Having just come back from a tour with joyful noise mongers Young British Artists, and boasting firm friendships with the likes of Everything Everything and Delphic, do Dutch Uncles think that a new Manchester scene, unfettered by the past, is emerging?

Robin: “There’ll always be those people who want to go and see Beady Eye at the Apollo – a load of knobheads, really. The Fac 251 club is still just digging up the past – we’d never play there. Peter Hook’s a wanker for bringing all that stuff down. But we don’t feel suffocated by it. There is a present, and it’s great.”

Duncan adds: “Everything Everything made one of the best albums of last year – they’ve given us a few breaks along the way. Egyptian Hip-Hop are also great. They’re probably our best ‘band’ friends. That whole Marple connection is pretty strong!”

This spirit of collaboration and co-operation has undoubtedly played a part in Dutch Uncles’ rapid evolution. Robin describes the Love and Disaster label as “like extended family”. The band are also keen to big up local graphic design collective Dr. Me, who have given the Cadenza album its unique physical identity.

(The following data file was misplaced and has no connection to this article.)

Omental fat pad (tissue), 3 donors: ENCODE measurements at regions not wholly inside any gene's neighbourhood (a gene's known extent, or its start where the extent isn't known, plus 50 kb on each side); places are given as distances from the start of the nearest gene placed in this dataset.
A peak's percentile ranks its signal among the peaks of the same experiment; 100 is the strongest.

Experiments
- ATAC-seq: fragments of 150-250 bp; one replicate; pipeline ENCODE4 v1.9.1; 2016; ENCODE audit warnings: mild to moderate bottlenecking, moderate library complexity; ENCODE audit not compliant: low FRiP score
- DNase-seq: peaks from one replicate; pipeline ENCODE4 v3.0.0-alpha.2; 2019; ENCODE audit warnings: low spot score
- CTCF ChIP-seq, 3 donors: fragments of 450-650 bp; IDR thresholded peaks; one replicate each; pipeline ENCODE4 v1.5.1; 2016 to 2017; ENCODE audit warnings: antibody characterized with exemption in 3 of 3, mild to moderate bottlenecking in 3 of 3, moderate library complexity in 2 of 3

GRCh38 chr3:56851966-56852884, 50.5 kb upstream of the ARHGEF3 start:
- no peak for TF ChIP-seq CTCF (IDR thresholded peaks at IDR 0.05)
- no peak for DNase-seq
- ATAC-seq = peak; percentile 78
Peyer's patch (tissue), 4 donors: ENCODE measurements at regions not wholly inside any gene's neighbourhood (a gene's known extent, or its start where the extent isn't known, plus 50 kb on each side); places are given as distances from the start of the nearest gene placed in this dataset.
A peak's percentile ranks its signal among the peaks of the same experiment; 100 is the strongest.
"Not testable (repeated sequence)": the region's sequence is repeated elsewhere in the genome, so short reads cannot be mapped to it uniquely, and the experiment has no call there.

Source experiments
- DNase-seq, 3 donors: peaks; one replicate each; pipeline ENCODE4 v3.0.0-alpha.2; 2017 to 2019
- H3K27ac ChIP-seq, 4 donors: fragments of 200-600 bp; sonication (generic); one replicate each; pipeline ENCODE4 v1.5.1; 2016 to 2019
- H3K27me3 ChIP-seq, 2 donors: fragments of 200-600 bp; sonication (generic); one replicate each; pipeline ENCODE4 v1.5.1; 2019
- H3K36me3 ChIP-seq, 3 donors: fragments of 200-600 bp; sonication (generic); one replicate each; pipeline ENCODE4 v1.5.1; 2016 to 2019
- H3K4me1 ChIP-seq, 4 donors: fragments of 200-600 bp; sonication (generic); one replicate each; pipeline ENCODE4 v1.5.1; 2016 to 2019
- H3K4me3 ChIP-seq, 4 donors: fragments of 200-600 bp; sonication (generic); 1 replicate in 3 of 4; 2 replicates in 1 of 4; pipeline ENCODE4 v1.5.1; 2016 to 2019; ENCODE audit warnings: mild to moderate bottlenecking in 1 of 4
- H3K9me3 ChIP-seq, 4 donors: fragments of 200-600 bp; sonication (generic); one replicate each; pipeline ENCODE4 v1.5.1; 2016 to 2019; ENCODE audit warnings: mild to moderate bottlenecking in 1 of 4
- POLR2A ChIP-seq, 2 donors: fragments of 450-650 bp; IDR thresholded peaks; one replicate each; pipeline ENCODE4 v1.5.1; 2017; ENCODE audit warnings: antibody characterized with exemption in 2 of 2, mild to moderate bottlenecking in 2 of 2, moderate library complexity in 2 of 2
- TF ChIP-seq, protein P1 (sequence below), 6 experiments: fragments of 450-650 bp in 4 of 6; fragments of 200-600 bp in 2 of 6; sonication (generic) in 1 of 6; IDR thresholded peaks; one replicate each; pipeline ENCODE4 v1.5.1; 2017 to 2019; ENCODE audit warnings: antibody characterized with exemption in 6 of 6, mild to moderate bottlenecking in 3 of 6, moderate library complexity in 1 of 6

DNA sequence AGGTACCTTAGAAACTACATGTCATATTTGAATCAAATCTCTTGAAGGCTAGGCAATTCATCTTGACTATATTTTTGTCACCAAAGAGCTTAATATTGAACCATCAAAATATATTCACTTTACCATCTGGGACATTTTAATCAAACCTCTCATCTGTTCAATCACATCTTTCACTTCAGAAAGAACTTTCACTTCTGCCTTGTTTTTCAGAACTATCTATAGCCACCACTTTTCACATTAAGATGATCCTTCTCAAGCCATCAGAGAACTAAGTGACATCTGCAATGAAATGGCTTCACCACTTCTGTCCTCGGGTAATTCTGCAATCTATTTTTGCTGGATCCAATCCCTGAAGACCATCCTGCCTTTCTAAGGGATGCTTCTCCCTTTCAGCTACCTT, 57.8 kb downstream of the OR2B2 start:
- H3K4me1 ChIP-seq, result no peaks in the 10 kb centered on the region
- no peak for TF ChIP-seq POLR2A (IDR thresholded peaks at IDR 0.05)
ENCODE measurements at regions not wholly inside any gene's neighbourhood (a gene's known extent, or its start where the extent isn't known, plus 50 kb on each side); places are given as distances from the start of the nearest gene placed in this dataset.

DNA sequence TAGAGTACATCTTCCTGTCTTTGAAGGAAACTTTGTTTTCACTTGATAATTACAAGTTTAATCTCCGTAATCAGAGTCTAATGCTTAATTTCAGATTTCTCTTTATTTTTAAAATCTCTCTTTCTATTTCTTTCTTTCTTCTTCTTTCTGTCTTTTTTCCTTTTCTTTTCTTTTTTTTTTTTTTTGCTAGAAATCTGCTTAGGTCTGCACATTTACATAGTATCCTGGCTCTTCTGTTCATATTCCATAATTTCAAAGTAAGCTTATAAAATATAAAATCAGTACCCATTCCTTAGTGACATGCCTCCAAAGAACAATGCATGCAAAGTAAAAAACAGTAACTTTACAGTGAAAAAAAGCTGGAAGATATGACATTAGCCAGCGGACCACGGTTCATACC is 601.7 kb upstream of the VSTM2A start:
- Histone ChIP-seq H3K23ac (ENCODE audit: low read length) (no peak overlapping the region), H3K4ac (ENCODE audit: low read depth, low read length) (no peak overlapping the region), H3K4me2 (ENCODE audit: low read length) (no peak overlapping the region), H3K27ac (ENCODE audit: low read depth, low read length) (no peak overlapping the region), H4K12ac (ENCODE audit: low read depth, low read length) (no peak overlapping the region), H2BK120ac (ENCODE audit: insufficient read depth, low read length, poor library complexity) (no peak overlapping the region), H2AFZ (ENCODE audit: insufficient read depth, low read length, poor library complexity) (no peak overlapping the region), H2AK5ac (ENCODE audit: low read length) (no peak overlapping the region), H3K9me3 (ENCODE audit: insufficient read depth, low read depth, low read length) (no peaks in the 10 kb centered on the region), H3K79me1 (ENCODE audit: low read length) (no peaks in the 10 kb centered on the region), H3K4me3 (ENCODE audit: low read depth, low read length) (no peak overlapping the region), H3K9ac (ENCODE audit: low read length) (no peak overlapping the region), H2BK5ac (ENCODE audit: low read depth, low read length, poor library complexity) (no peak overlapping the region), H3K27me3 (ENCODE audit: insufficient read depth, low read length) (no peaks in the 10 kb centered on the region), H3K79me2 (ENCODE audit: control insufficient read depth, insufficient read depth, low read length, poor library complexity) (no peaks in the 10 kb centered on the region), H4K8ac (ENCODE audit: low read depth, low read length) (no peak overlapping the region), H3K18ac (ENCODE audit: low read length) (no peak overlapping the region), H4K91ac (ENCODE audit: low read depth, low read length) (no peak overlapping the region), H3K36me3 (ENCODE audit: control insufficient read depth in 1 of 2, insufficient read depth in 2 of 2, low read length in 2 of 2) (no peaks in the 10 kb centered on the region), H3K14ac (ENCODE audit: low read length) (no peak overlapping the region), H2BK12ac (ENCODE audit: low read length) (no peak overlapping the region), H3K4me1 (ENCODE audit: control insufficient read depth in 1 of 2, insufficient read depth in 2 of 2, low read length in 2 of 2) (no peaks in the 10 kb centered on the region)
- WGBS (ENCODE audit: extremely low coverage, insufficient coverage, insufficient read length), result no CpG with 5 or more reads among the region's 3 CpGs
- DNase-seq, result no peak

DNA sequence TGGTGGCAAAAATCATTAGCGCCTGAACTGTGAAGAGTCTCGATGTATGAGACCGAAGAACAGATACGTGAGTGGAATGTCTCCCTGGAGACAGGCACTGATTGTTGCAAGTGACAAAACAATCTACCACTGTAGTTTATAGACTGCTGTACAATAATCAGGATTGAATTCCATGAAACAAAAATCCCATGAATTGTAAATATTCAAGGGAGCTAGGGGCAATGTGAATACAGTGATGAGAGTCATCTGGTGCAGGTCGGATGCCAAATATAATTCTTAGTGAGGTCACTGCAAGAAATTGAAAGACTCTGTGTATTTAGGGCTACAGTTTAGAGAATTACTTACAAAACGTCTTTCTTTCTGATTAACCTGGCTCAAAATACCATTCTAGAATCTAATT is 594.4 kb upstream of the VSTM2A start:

“Artwork is very important to us”, says Duncan. “We’ve used a lot of bold, simple colour with our previous releases so we wanted to do something different for this one. We’ve gone for more of a collage this time. Dr. Me are the best friends I’ve had since I moved to town. It’s kind of extending the Love and Disaster family again. We’re so lucky. It’s incredible the way the best people for the job were also the closest people.”

So how keen are the band to crossover into the pop mainstream? Would they, for example, play Top of the Pops, should its rumoured return come into fruition?

“Well, I’d rather play The Old Grey Whistle Test!” Duncan admits. “I think any band that’s going to survive over time needs to have a breakthrough song, even if it’s just the one. Every band needs a ‘Making Plans For Nigel’. At this point he grows serious. “But in terms of overall ambition, I just want to make this my life.”

As the rest of the band arrive for the photo shoot and begin grabbing Ms Mannequin in inappropriate places, talk turns to their most treasured albums. Duncan eventually chooses Television’s Adventure whilst Robin goes for Discipline by King Crimson. Adventure and Discipline. Seems appropriate. The Dutch Uncles manifesto.